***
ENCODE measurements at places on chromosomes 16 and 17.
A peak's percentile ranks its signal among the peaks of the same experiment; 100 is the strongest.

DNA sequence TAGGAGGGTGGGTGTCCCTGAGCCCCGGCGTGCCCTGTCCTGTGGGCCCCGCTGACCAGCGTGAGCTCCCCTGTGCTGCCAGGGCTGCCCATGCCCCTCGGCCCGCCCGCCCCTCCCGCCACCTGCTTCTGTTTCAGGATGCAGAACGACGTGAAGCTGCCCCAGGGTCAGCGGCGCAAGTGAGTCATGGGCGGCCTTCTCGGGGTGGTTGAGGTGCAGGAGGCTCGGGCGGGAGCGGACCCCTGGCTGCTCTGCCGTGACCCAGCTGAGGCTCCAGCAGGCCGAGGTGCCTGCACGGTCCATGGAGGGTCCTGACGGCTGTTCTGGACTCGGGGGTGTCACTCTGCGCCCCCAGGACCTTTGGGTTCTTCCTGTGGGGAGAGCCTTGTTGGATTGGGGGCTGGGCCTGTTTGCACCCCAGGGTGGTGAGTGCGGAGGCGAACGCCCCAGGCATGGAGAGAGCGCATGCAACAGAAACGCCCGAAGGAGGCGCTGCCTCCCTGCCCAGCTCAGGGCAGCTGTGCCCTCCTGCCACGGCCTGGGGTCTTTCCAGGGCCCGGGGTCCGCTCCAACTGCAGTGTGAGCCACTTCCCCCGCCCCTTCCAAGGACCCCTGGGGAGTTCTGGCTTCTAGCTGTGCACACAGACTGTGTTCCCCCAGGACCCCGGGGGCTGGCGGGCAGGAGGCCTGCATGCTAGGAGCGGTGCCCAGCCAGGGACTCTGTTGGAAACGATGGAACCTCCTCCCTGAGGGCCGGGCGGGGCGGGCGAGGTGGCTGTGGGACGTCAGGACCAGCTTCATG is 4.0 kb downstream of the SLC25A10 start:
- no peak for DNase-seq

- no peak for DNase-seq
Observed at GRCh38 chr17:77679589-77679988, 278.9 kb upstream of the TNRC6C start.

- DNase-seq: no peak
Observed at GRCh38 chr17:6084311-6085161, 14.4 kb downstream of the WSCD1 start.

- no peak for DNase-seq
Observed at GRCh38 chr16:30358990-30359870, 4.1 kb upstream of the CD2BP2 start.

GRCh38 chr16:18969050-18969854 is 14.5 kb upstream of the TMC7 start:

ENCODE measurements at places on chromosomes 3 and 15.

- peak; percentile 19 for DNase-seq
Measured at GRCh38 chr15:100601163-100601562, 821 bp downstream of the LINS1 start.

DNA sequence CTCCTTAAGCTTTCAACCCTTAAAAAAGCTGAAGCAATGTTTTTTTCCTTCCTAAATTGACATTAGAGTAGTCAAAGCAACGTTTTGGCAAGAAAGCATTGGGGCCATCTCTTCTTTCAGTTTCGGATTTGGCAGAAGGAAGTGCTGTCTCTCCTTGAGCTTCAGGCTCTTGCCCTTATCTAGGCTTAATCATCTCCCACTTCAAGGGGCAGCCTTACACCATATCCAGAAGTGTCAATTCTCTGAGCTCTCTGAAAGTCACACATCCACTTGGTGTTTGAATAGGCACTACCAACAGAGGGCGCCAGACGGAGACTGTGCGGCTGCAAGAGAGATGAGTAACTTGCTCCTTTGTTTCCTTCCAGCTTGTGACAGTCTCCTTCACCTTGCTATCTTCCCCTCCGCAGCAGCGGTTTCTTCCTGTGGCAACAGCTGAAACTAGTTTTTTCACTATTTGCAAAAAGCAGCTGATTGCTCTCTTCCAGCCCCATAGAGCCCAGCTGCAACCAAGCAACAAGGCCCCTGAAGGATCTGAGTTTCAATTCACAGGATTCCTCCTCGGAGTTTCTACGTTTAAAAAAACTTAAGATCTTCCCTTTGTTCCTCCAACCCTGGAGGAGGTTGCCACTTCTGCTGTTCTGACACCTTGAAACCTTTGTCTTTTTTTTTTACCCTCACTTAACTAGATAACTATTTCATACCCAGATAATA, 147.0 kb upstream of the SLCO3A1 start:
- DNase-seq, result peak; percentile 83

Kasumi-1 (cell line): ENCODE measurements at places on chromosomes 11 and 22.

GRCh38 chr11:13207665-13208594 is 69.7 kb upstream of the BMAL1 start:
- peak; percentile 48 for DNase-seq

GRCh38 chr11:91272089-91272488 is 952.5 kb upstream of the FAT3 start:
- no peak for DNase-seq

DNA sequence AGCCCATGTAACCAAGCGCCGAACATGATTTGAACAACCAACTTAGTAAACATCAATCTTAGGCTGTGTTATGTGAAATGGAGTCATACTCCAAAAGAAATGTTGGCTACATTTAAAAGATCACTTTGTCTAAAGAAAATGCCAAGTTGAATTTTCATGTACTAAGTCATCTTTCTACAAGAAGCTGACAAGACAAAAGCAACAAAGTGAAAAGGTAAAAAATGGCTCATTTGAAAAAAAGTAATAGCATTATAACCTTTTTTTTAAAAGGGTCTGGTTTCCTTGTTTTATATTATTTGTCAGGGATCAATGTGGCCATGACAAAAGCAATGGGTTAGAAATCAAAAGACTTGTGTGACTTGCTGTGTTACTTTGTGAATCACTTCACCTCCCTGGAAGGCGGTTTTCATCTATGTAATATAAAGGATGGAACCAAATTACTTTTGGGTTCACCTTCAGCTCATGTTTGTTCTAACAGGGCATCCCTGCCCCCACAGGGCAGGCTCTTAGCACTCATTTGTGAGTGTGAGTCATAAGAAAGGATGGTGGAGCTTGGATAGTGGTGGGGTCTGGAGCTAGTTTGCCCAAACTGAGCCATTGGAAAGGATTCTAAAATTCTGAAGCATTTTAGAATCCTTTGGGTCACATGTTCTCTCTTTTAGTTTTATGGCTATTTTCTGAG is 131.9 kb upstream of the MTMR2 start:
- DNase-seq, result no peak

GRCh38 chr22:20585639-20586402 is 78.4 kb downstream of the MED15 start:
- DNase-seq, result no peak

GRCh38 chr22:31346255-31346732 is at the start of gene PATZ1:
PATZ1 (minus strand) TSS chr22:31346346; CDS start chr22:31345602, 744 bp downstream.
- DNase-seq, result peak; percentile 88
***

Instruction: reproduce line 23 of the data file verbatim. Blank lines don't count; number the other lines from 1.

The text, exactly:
- DNase-seq, result no peak